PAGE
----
Thursday, April 7, 2011

Supreme Court Considers Walmart Class Action Lawsuit

Mary Henderson is a former 9to5 board member and she will be one of our key speakers at our Pay Equity Rally on April 12th. I hope you can come and show your support to close the wage gap.

Click here to learn more about the event!!

DENVER - A Colorado woman is among the original plaintiffs of a massive class-action lawsuit against Wal-Mart, claiming gender discrimination in the workplace.

The U.S. Supreme Court heard oral arguments Tuesday in the suit, which claims that the company has a pattern of discrimination against women - refusing or delaying promotions in favor of less-qualified men.

Mary Henderson, a former Walmart employee, eventually became an assistant manager at the Colorado store where she worked - but not before seeing men promoted ahead of her.

"Our store manager promoted an unloader over me. I went to him and asked him why, and he said, 'Well, he's got a family to support. You don't.' That was the accepted way things were done."

Henderson joined the class-action suit in 2001 as one of the original plaintiffs. The case has grown to include every woman who worked for the company, about 1.5 million people. That's the problem, according to Wal-Mart. The company argues that it's impossible to prove that every woman experienced similar discrimination.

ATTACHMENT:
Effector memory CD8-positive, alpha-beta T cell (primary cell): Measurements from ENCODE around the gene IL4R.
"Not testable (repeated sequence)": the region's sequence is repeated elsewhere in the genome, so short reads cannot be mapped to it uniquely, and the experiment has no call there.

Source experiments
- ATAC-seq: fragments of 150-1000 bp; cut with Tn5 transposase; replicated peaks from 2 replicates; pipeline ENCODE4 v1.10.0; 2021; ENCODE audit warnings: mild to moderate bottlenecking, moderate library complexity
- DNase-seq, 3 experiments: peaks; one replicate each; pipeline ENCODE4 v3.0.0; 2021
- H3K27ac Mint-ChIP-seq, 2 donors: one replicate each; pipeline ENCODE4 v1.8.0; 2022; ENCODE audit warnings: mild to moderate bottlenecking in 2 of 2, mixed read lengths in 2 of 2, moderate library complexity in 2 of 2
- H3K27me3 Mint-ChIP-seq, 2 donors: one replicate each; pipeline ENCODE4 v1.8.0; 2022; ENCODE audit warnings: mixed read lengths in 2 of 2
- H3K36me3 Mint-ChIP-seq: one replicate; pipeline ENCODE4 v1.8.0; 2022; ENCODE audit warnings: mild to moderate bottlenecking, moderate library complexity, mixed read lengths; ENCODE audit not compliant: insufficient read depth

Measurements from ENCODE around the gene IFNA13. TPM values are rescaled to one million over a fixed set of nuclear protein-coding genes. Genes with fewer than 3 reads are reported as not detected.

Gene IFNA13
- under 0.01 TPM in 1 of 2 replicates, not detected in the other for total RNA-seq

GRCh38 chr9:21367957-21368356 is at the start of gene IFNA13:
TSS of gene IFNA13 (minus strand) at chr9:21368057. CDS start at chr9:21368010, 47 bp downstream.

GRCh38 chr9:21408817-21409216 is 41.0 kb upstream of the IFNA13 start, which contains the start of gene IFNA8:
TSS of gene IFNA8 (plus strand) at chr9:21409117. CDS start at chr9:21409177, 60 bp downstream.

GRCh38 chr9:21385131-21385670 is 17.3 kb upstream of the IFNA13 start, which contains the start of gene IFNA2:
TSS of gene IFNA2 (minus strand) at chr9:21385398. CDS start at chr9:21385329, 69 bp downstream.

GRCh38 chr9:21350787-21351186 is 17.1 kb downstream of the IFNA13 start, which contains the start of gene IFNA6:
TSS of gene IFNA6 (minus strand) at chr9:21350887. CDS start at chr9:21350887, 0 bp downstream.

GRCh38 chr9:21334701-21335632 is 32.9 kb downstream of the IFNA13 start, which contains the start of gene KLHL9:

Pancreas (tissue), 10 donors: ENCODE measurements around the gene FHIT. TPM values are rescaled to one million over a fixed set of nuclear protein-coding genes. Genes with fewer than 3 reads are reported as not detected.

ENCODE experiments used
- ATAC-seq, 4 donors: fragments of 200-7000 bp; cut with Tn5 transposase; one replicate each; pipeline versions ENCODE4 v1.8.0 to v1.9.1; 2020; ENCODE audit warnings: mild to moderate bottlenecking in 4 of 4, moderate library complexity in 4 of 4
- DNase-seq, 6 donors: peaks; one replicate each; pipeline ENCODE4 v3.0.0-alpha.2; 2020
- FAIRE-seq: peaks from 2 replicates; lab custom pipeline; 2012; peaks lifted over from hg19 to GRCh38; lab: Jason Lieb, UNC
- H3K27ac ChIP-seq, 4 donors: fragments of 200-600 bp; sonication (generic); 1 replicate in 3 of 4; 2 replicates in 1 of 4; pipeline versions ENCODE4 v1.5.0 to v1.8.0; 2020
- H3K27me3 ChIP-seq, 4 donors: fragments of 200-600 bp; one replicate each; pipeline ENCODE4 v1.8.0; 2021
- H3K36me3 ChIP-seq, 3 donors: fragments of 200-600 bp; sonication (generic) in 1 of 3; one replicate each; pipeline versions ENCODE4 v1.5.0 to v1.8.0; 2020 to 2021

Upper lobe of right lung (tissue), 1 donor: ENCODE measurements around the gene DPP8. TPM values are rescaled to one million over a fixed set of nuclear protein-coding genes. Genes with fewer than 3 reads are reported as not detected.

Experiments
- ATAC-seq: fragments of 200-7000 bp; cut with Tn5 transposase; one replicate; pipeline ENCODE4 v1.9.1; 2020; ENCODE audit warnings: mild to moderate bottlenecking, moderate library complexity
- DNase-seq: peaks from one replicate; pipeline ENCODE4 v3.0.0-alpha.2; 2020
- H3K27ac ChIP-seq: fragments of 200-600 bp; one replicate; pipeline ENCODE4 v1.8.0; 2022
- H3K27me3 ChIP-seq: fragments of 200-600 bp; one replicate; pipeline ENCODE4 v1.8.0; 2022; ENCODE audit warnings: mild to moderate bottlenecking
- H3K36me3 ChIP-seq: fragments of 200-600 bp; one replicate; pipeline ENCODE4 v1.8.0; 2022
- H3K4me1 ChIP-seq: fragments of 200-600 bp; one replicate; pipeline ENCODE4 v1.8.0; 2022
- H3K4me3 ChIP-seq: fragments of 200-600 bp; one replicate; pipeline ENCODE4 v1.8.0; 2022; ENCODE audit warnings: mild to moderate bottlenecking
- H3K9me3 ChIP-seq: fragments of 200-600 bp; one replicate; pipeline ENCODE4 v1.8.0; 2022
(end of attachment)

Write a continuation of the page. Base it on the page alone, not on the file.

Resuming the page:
The high court is expected to decide by June if it is reasonable for the women to sue as a group or if they should pursue individual cases against the company.

The National Association for Female Executives recently named Wal-Mart one of the top 50 companies for executive women, but Henderson believes that even though things have improved it doesn't erase a historical pattern of discrimination.

"I don't think this should ever happen to another woman, period. We don't want preferential treatment. We want equal treatment."

Despite the problems, Henderson calls Wal-Mart a great corporation to work for. She left after 13 years on the job - not because of discrimination but because of health issues. She'll tell her story April 12 in Denver at a rally for equal pay at the state Capitol.

Information on the status of the case is online at

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